Title 17, CCR, Section 93115(d) Definitions
Alternative Diesel Fuel: Staff modified the definition to be consistent with the definitions used in the Verification Procedure, Warranty, and In-Use Compliance Requirements for In-Use Strategies to Control Emissions from Diesel Engines ("Verification Procedure," title 13, CCR, section 2701).
CARB Diesel Fuel: Staff modified the definition to be consistent with the definitions used in the Verification Procedure.
Cancer Risk: Staff added this definition as part of the new provision for Remotely Located In-Use Prime Engines (see above).
Cogeneration Gas Turbine Engine: Staff added this definition as part of the modified exemption for Low Use Prime Engines Outside of Schools (see above).
Demand Response Program (DRP): Staff added this definition as part of the new requirements for engines operating under DRPs (see below).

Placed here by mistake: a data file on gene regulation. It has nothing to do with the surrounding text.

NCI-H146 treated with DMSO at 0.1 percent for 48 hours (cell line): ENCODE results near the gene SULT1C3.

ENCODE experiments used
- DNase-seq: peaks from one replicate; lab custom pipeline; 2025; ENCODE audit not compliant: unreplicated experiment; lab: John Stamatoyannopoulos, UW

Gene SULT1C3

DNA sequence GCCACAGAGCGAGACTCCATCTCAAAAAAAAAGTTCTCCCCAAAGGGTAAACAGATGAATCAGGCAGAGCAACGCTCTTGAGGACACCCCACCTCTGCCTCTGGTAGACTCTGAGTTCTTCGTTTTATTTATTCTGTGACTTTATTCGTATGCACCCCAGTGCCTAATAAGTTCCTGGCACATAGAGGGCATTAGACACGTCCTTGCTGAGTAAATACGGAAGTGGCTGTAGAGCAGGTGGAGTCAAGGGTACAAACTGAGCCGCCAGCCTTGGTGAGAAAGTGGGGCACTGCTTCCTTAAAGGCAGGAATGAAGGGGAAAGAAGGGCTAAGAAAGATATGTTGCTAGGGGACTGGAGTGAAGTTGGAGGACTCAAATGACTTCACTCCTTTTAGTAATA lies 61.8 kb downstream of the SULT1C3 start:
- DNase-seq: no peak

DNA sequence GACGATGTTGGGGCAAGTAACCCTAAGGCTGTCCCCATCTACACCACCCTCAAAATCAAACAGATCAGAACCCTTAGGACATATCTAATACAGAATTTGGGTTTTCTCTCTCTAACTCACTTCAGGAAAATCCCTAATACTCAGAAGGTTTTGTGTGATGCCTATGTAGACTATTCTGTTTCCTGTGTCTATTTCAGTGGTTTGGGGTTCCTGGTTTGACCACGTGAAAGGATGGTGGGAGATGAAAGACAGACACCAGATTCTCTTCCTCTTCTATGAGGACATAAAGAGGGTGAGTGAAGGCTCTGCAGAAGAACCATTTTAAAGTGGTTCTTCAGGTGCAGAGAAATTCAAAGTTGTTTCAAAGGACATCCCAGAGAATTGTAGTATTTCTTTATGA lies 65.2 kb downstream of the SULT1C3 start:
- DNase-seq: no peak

Diesel Fuel: Staff modified the definition to be consistent with the definitions used in the Verification Procedure.
Emergency Standby Engine: Staff modified this definition to clarify the circumstances under which an engine will be considered to be an emergency standby engine.
Emergency Use: Staff added a provision to include as an emergency use the pumping of water to maintain water pressure at a facility when specified events occur that result in the reduction of the facility's water pressure.
Enrolled: Staff added this definition as part of the new DRP requirements.
Hazard Index: Staff added this definition as part of the new provision for Remotely Located In-Use Prime Engines (see above).
Interruptible Service Contract: Staff added this definition as part of the new DRP requirements.